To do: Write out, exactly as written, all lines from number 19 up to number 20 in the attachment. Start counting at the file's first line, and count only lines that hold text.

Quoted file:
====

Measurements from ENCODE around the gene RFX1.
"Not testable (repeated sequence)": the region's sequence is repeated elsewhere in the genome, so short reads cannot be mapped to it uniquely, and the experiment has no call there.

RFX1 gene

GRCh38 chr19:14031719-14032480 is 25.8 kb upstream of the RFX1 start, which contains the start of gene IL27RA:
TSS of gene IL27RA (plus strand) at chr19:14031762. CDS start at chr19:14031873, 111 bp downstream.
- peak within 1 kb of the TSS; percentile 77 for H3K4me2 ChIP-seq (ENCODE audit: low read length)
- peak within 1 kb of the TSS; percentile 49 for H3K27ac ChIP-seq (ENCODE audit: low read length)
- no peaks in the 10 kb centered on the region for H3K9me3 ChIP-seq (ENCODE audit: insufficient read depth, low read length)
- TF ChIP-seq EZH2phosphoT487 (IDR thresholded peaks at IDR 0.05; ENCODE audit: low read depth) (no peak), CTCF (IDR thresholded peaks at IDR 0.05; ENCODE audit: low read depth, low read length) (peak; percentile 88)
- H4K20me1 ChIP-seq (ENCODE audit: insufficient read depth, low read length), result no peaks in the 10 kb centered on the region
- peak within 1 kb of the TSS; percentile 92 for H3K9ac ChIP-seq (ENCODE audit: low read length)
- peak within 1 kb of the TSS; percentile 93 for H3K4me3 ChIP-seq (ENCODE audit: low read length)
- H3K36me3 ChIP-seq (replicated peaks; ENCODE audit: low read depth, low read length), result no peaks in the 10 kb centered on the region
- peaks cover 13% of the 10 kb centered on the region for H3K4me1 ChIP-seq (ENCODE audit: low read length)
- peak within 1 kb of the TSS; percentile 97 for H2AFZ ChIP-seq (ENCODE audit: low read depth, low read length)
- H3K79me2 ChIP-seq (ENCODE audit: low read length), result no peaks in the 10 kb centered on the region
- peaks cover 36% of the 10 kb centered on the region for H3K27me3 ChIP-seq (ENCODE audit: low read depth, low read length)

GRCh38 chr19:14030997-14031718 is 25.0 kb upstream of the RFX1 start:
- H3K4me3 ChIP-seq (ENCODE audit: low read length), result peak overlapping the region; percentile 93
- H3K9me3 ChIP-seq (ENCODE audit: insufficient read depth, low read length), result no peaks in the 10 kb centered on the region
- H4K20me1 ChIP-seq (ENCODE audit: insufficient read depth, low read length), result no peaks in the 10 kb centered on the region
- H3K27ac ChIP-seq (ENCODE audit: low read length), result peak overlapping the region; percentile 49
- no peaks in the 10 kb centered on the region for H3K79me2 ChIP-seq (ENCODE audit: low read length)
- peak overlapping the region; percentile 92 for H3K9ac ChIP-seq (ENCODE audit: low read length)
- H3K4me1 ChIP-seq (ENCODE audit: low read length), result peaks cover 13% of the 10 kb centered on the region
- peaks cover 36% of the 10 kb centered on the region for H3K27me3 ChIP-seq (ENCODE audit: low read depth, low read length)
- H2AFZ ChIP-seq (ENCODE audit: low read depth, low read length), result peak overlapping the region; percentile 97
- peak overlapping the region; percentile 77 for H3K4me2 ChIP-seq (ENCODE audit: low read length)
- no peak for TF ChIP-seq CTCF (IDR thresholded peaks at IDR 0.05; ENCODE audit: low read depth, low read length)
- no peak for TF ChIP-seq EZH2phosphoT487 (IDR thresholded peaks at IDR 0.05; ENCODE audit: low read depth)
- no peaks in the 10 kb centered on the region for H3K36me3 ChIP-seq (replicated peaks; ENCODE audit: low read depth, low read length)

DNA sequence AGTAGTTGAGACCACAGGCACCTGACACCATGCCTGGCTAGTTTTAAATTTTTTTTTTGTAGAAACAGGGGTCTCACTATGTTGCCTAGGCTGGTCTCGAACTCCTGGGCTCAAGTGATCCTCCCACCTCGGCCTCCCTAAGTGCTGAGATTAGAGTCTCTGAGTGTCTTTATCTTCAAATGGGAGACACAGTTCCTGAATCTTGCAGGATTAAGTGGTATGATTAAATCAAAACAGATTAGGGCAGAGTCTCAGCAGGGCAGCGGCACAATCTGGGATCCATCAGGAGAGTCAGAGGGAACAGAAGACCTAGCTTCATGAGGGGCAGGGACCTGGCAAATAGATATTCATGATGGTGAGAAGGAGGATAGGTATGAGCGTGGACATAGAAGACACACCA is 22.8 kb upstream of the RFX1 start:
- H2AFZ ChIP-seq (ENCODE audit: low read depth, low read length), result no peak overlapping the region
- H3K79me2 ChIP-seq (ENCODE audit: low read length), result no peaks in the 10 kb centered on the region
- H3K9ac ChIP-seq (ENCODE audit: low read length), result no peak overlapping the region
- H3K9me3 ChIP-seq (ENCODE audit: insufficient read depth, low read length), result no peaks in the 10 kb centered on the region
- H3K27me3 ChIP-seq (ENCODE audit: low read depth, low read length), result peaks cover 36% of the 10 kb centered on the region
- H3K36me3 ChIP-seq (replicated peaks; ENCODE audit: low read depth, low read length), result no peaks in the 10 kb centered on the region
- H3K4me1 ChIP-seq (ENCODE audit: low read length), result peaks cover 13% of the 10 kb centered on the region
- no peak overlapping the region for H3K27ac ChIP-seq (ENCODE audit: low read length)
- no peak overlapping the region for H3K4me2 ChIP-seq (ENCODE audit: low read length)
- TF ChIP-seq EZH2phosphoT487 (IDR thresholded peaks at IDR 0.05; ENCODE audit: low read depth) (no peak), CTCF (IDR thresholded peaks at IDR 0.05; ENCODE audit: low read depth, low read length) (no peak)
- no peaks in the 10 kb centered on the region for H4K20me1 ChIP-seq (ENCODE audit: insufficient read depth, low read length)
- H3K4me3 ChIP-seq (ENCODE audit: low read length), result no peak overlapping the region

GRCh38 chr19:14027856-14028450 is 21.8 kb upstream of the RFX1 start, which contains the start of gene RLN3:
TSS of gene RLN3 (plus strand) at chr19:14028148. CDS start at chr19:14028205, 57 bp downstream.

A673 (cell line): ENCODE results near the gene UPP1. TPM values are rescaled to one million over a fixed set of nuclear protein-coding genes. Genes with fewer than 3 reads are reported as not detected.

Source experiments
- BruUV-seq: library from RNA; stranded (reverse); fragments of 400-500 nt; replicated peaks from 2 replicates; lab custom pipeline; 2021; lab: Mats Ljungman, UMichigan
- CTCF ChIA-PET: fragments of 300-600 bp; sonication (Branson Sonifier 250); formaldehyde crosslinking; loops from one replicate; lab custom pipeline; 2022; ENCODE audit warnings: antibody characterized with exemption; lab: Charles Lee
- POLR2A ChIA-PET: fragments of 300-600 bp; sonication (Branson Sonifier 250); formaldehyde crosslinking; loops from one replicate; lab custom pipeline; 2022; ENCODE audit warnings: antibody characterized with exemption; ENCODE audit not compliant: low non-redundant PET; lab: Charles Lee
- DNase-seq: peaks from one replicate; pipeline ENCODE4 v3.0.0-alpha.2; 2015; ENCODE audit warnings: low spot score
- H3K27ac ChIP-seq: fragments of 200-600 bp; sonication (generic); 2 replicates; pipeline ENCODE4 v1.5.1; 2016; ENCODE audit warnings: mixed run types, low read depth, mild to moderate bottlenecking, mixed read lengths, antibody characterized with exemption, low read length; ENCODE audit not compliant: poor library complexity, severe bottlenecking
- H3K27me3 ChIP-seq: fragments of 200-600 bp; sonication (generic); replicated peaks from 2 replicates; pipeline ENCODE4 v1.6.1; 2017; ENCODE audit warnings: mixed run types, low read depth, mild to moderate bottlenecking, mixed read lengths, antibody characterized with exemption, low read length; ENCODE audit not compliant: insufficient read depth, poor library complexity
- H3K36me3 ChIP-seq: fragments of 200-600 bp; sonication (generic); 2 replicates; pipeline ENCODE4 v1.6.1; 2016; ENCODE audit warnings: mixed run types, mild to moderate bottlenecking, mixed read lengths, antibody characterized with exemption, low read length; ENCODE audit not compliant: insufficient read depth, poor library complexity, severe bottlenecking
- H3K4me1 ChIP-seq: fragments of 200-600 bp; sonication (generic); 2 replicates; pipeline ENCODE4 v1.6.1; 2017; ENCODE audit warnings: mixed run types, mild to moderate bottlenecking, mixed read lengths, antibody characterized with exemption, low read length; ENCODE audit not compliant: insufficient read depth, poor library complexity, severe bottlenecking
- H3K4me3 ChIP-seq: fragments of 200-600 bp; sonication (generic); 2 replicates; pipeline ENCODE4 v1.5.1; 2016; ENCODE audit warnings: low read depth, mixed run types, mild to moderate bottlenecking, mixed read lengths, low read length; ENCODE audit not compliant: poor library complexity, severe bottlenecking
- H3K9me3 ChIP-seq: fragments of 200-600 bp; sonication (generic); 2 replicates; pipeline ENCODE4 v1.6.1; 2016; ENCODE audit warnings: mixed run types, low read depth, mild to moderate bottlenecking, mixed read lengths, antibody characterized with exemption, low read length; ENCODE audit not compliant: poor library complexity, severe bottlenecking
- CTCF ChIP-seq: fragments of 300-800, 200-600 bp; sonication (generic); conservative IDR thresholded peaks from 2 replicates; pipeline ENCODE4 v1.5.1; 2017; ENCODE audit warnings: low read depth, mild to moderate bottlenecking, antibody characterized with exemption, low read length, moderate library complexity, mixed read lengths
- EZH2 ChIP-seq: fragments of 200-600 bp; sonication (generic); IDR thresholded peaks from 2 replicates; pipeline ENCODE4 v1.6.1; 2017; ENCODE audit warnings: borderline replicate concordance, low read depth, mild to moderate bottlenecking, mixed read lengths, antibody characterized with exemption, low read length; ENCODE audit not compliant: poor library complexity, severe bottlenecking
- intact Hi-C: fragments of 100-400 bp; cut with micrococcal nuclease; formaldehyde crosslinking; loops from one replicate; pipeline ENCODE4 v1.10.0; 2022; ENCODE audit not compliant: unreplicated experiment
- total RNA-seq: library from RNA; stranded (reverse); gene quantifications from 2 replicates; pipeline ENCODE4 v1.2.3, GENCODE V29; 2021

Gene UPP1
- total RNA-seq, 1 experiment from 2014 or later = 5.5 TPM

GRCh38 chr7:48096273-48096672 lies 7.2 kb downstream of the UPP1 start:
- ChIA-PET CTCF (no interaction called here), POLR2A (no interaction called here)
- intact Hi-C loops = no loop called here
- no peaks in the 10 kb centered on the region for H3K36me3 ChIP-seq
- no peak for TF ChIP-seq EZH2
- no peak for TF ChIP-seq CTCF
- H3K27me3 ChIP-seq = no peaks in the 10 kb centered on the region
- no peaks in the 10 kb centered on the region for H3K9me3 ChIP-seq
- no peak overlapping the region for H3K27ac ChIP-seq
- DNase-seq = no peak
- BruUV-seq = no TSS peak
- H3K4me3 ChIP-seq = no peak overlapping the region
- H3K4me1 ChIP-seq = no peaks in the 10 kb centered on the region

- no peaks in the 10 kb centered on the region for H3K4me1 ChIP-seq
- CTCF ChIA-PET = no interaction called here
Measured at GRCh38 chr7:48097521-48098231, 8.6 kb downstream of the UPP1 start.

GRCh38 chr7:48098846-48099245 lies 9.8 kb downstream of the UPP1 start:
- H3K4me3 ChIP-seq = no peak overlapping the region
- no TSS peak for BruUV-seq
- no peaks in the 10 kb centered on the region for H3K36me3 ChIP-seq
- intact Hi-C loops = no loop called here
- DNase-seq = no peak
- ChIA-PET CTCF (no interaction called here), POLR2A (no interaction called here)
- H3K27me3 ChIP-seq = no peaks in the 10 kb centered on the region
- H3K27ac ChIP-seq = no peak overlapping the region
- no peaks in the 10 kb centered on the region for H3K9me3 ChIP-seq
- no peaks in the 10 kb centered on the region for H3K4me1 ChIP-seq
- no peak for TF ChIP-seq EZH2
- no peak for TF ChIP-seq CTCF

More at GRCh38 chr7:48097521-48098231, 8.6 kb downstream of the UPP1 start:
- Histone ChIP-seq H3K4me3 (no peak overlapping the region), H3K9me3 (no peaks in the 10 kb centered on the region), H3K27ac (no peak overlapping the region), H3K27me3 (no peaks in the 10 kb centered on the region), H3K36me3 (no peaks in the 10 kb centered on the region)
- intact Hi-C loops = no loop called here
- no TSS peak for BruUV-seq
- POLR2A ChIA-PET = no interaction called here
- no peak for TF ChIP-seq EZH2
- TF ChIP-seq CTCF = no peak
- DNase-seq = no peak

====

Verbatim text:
- H3K4me3 ChIP-seq (ENCODE audit: low read length), result peak overlapping the region; percentile 93
- H3K9me3 ChIP-seq (ENCODE audit: insufficient read depth, low read length), result no peaks in the 10 kb centered on the region